4.4 — Signed integers

An integer is an integral type that can represent positive and negative whole numbers, including 0 (e.g. -2, -1, 0, 1, 2). C++ has 4 primary fundamental integer types available for use:

Type Minimum Size Note
short int 16 bits
int 16 bits Typically 32 bits on modern architectures
long int 32 bits
long long int 64 bits

The key difference between the various integer types is that they have varying sizes -- the larger integers can hold bigger numbers.

A reminder

C++ only guarantees that integers will have a certain minimum size, not that they will have a specific size. See lesson 4.3 -- Object sizes and the sizeof operator for information on how to determine how large each type is on your machine.

As an aside…

Technically, the bool and char types are considered to be integral types (because these types store their values as integer values). For the purpose of the next few lessons, we’ll exclude these types from our discussion.

Signed integers

When writing negative numbers in everyday life, we use a negative sign. For example, -3 means “negative 3”. We’d also typically recognize +3 as “positive 3” (though common convention dictates that we typically omit plus prefixes).

This attribute of being positive, negative, or zero is called the number’s sign.

By default, integers in C++ are signed, which means the number’s sign is stored as part of the number. Therefore, a signed integer can hold both positive and negative numbers (and 0).

In this lesson, we’ll focus on signed integers. We’ll discuss unsigned integers (which can only hold non-negative numbers) in the next lesson.

Related content

In binary representation, a single bit (called the sign bit) is used to store the sign of the number. The non-sign bits (called the magnitude bits) determine the magnitude of the number.

We discuss how the sign bit is used when representing numbers in binary in lesson O.4 -- Converting integers between binary and decimal representation.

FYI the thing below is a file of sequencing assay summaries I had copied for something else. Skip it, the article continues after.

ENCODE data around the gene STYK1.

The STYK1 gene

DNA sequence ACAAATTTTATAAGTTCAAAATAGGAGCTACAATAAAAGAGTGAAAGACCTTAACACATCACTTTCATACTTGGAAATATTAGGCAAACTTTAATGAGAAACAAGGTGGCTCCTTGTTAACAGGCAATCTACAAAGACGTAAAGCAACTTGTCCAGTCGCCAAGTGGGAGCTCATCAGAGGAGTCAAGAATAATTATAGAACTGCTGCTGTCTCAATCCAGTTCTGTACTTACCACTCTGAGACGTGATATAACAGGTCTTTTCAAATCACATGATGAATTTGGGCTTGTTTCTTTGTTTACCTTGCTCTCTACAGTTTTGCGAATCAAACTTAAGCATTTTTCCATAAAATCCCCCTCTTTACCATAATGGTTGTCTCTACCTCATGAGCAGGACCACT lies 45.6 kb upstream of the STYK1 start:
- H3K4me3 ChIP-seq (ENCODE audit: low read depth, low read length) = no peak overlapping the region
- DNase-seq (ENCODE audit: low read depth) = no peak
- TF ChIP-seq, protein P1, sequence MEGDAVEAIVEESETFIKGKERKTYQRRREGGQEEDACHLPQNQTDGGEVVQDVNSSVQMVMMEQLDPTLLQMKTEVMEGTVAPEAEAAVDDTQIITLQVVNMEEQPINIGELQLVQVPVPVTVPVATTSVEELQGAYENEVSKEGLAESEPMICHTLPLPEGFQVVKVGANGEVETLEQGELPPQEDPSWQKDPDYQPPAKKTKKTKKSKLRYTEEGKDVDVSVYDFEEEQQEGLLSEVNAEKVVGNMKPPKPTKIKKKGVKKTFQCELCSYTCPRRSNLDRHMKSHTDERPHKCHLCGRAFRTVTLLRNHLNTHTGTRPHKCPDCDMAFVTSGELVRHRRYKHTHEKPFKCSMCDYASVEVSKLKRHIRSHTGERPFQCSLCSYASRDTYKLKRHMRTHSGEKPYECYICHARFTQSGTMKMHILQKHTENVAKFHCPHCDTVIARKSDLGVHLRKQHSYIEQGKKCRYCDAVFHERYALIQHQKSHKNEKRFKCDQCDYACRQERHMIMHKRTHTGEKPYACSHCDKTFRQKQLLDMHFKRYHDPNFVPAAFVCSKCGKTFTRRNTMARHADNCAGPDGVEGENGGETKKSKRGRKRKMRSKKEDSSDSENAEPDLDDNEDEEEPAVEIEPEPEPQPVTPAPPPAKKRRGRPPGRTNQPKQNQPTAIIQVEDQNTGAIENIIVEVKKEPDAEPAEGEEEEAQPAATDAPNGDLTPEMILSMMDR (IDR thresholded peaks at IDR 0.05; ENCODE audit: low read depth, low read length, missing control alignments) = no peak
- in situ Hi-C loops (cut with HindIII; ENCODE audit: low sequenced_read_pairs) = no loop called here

Defining signed integers

Here is the preferred way to define the four types of signed integers:

short s;      // prefer "short" instead of "short int"
int i;
long l;       // prefer "long" instead of "long int"
long long ll; // prefer "long long" instead of "long long int"

Although short int, long int, or long long int will work, we prefer the short names for these types (that do not use the int suffix). In addition to being more typing, adding the int suffix makes the type harder to distinguish from variables of type int. This can lead to mistakes if the short or long modifier is inadvertently missed.

The integer types can also take an optional signed keyword, which by convention is typically placed before the type name:

signed short ss;
signed int si;
signed long sl;
signed long long sll;

However, this keyword should not be used, as it is redundant, since integers are signed by default.

Best practice

Prefer the shorthand types that do not use the int suffix or signed prefix.

Signed integer ranges

As you learned in the last section, a variable with n bits can hold 2n possible values. But which specific values? We call the set of specific values that a data type can hold its range. The range of an integer variable is determined by two factors: its size (in bits), and whether it is signed or not.

By definition, an 8-bit signed integer has a range of -128 to 127. This means a signed integer can store any integer value between -128 and 127 (inclusive) safely.

As an aside…

Math time: an 8-bit integer contains 8 bits. 28 is 256, so an 8-bit integer can hold 256 possible values. There are 256 possible values between -128 to 127, inclusive.